10. As said above, each node graph can produce a unique shader. Its pretty common to do do a step afterward on all of the final shaders to remove duplicate shaders (i.e. only differences in the graph are input constants/textures) and compile only the unique bytecode streams. From there it isn't any different to the renderer how this works from hand written shaders. I'd argue slightly against spek's point, as most artists i've worked with use shader graphs specifically with PBR. Its not about having a node graph that modifies the entire shader (lighting/shadows math typically being hand-optimized), but making tweaks such as how textures are combined or how texture coordinates are generated, without having to be blocked waiting on a programmer to implement features. Worse yet is when both the programmer and artists time gets wasted as the artist sits with the programmer to constantly tweak and refine hand written shaders. But, YMMV - if you are doing a solo/small project this isn't typically a major concern. When you have 20 artists to 2 graphics engineers its a different matter of priorities. I've been amazed by some of the creativity non-technical artists have produced with simple graphs. On the flip side, i've also been horrified by the same creativity when it comes down to having to optimize these graphs without breaking the end result. But if you do go down the node system, it doesn't have to be so completely low level - nodes can be pretty high level functions and the graph just dictates order & input/output flow. And then once you have an awesome nodegraph tool. The whole engine can be abstracted a lot this way - such as rendertarget flow & post processing, particles effects, even gameplay logic.
  11. Slight side note, you never have to set member pointers to nullptr in a destructor as after the destructor that memory is invalid and should not be accessed by anything!
  12. You don't need all 4 time of day probes for blending - the time of day can only ever exist between two of those probes at a time due time being 1D... Unless you're rendering such a large area that it encompasses multiple timezones ;) Also, instead consider doing the blending of the probes into a new cubemap - you can then cache the results of blending. Depending on resolution, you end up paying the cost of blending on far fewer pixels.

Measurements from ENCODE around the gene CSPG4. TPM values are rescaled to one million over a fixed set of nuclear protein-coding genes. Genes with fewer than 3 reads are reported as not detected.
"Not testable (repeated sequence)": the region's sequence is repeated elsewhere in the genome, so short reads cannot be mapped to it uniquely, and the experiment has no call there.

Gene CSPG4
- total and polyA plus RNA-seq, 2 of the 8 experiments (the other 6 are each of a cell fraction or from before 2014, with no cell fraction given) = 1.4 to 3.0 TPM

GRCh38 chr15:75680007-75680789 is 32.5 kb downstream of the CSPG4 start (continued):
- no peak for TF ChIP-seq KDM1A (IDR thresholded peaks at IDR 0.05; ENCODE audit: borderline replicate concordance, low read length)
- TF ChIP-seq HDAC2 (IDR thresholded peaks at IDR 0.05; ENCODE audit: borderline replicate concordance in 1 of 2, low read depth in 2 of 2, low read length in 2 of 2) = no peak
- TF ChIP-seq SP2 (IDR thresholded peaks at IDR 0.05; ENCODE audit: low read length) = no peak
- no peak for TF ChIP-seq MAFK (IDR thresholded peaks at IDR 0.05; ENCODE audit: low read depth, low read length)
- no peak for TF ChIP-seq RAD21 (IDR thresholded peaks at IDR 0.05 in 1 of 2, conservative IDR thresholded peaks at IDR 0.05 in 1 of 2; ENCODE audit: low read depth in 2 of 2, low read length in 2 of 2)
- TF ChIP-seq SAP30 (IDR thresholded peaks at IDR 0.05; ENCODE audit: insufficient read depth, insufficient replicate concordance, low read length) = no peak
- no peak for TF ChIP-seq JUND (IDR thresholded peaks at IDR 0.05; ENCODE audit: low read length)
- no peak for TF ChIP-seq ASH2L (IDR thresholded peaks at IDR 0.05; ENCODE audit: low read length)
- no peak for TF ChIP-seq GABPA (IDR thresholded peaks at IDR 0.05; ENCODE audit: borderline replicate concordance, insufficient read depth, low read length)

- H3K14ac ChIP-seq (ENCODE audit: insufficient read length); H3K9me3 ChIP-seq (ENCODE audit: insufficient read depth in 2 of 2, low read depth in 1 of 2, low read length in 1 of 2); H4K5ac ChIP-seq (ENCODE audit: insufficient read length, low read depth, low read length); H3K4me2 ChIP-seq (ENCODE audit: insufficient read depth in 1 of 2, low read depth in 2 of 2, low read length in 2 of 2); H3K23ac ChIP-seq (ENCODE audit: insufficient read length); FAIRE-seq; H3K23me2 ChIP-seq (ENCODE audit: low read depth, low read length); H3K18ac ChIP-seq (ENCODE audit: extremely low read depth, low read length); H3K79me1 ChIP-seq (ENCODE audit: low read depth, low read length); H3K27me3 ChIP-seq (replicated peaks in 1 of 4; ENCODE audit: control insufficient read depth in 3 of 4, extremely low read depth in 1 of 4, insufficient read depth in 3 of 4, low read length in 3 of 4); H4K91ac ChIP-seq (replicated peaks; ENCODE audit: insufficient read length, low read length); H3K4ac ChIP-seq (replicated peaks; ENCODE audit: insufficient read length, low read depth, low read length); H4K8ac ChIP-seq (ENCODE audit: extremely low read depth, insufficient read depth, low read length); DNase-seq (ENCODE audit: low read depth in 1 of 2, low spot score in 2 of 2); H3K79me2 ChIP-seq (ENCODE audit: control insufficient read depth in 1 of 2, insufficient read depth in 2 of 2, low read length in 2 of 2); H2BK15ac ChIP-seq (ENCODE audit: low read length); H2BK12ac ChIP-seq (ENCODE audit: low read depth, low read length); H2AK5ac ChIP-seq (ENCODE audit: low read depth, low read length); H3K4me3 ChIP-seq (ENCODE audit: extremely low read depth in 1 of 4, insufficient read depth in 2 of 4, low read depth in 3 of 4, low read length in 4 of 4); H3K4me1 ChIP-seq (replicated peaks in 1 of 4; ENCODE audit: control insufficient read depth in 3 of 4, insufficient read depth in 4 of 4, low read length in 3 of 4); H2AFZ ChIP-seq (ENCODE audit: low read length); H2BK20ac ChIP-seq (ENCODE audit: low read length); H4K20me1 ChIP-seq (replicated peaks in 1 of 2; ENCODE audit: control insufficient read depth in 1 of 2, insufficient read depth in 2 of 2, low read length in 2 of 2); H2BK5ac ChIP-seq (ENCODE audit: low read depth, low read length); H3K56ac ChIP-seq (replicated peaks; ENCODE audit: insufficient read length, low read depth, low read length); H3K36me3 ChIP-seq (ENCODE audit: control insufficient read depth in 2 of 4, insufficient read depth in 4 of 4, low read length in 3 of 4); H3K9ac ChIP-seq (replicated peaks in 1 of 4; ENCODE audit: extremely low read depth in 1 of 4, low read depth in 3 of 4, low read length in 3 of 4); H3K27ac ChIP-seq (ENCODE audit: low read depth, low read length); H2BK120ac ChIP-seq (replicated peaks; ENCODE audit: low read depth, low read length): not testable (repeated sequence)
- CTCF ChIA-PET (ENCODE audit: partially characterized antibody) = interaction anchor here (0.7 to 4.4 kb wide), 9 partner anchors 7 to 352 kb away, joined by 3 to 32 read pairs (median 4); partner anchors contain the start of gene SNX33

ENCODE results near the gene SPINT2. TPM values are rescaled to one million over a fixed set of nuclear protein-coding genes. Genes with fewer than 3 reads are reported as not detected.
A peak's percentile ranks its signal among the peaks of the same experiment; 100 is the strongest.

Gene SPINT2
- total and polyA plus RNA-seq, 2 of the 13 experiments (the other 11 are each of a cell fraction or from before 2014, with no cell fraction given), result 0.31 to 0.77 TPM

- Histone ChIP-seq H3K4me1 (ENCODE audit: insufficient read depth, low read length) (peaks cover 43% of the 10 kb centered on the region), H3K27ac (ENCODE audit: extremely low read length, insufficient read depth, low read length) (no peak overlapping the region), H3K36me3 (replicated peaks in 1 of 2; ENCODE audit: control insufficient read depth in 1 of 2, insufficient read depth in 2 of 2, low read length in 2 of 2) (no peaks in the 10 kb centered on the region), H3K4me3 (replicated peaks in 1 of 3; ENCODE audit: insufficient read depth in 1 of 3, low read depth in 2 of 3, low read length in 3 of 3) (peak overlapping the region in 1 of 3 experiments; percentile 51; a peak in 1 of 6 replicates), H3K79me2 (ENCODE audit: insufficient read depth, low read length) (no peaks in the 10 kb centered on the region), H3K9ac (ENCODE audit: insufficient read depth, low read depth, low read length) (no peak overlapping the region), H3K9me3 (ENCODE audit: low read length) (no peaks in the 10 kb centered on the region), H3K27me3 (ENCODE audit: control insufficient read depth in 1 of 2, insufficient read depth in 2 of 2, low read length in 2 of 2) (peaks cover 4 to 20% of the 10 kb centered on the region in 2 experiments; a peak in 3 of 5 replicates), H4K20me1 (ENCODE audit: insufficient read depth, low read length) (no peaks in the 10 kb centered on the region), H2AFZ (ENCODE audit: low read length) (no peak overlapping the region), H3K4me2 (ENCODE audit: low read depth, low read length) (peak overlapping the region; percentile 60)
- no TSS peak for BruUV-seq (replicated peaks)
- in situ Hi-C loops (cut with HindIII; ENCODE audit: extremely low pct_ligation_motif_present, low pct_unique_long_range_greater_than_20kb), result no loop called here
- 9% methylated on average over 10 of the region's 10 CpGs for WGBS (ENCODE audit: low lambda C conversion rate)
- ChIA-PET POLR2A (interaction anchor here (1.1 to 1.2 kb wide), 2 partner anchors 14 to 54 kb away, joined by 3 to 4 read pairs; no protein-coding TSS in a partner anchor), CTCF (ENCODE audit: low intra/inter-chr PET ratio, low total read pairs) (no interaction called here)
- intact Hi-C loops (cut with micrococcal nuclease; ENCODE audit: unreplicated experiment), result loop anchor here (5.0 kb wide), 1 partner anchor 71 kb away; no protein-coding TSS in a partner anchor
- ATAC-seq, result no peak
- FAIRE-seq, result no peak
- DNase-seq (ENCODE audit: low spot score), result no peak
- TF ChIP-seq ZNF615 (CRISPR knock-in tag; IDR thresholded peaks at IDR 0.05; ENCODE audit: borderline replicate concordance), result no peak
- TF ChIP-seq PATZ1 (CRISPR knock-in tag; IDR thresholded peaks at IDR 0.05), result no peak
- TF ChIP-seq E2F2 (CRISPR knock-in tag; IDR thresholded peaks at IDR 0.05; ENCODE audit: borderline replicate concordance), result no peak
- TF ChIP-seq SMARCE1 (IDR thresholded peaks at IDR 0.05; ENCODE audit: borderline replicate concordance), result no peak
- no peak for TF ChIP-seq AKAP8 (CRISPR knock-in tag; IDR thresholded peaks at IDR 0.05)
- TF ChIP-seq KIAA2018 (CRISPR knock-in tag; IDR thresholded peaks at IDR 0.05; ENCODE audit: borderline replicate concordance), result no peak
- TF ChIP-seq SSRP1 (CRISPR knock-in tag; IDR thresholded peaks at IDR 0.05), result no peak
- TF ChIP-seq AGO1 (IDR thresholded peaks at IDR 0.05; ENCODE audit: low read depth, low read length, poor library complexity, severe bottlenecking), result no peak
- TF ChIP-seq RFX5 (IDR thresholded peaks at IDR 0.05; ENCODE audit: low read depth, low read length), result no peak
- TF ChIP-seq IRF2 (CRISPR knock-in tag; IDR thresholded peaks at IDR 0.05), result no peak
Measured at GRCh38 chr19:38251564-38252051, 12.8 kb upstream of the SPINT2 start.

13. Its Texture Arrays in directx instead. The setup isn't too much different to a standard Texture2D - its an extra parameter "ArraySize" on the TEXTURE2D_DESC when creating the ID3D11Texture2D The limitation with these is that all textures must be the same resolution.
  14. My OpenGL is pretty rusty, but while they look the same, the fix is closer to what the hardware will be doing which is pretty poor for performance. This is due to the fact that you aren't supposed to dynamic index across uniforms. The fact that it worked at all surprises me, the artifact you are seeing is probably wavefronts that are spanning two textures bugging out. But instead your fix will actually sample all 3 textures and then discard the 2 that it doesnt need. Shaders don't really branch in the traditional cpu sense, but execute all paths. In DX you can force a branch using [branch] before the if, i'm not sure what the GL equivelant is.   To take this approach 'the 'fast way', you need to instead use "Array Textures" https://www.opengl.org/wiki/Array_Texture This basically lets you use a vec3 texture coordinate where z maps to the array element index.
  15.   Hah, its all good. I've fallen back to modifying n dot l countless times, its just good to understand the why / why not for it. IIRC Valve modified the dot product results for its skin shader in HL2 to fake subsurface scattering and give that soft feel. Good luck with your shaders :)